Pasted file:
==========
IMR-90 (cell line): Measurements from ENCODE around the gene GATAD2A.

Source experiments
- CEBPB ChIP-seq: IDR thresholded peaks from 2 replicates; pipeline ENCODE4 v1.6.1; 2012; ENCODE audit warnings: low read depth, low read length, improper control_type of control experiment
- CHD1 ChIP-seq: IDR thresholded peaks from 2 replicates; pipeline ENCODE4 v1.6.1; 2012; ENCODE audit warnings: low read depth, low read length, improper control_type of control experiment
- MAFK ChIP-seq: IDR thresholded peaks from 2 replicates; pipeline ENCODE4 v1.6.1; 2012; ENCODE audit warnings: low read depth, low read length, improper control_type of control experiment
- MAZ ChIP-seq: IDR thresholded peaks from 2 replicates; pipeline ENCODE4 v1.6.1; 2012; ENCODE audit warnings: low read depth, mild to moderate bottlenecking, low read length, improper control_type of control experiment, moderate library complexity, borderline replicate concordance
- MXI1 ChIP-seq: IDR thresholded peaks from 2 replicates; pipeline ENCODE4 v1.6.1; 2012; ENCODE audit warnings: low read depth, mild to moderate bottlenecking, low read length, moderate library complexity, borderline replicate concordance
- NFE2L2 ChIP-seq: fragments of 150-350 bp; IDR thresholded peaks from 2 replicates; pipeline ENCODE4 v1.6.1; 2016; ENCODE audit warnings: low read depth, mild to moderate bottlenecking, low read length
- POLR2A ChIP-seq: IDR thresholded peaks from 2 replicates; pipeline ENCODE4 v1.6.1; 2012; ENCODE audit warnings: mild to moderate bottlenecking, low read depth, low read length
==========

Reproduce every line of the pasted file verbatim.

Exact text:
IMR-90 (cell line): Measurements from ENCODE around the gene GATAD2A.

Source experiments
- CEBPB ChIP-seq: IDR thresholded peaks from 2 replicates; pipeline ENCODE4 v1.6.1; 2012; ENCODE audit warnings: low read depth, low read length, improper control_type of control experiment
- CHD1 ChIP-seq: IDR thresholded peaks from 2 replicates; pipeline ENCODE4 v1.6.1; 2012; ENCODE audit warnings: low read depth, low read length, improper control_type of control experiment
- MAFK ChIP-seq: IDR thresholded peaks from 2 replicates; pipeline ENCODE4 v1.6.1; 2012; ENCODE audit warnings: low read depth, low read length, improper control_type of control experiment
- MAZ ChIP-seq: IDR thresholded peaks from 2 replicates; pipeline ENCODE4 v1.6.1; 2012; ENCODE audit warnings: low read depth, mild to moderate bottlenecking, low read length, improper control_type of control experiment, moderate library complexity, borderline replicate concordance
- MXI1 ChIP-seq: IDR thresholded peaks from 2 replicates; pipeline ENCODE4 v1.6.1; 2012; ENCODE audit warnings: low read depth, mild to moderate bottlenecking, low read length, moderate library complexity, borderline replicate concordance
- NFE2L2 ChIP-seq: fragments of 150-350 bp; IDR thresholded peaks from 2 replicates; pipeline ENCODE4 v1.6.1; 2016; ENCODE audit warnings: low read depth, mild to moderate bottlenecking, low read length
- POLR2A ChIP-seq: IDR thresholded peaks from 2 replicates; pipeline ENCODE4 v1.6.1; 2012; ENCODE audit warnings: mild to moderate bottlenecking, low read depth, low read length